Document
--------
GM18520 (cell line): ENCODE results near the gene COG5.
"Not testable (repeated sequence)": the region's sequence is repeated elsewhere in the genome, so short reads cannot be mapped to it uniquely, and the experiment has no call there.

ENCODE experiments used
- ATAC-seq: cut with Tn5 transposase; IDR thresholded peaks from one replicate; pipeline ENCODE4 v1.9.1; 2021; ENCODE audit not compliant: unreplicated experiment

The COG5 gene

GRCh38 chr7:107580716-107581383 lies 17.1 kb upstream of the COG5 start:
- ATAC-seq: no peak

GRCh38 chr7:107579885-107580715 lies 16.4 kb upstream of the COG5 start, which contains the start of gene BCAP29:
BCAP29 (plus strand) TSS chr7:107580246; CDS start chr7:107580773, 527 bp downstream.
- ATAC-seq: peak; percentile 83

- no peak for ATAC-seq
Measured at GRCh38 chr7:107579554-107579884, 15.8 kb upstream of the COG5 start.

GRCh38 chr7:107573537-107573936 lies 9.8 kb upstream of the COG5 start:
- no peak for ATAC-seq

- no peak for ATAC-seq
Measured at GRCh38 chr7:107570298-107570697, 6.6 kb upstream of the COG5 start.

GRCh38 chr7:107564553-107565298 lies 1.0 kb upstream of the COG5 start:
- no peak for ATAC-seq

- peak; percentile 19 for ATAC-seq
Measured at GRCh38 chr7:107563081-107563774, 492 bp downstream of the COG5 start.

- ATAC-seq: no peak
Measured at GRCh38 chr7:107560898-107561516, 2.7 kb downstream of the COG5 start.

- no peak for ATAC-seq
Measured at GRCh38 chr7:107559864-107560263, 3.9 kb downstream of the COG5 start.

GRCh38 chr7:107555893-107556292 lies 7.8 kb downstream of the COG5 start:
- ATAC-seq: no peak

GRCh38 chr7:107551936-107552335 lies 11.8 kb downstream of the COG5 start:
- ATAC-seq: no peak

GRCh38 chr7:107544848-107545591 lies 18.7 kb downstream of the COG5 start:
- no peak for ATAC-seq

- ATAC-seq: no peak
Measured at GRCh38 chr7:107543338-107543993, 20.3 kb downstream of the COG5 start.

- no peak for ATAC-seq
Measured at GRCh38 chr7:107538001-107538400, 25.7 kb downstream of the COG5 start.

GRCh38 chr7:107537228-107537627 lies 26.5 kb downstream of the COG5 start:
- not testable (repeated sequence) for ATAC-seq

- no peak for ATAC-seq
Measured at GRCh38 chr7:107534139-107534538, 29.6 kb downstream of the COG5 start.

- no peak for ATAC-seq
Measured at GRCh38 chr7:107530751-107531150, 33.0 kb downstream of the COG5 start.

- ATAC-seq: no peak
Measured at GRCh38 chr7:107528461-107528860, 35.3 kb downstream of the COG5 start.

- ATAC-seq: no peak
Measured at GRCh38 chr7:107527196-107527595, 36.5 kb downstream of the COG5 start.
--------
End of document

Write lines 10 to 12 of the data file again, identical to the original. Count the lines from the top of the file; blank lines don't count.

- ATAC-seq: peak; percentile 83

- no peak for ATAC-seq
Measured at GRCh38 chr7:107579554-107579884, 15.8 kb upstream of the COG5 start.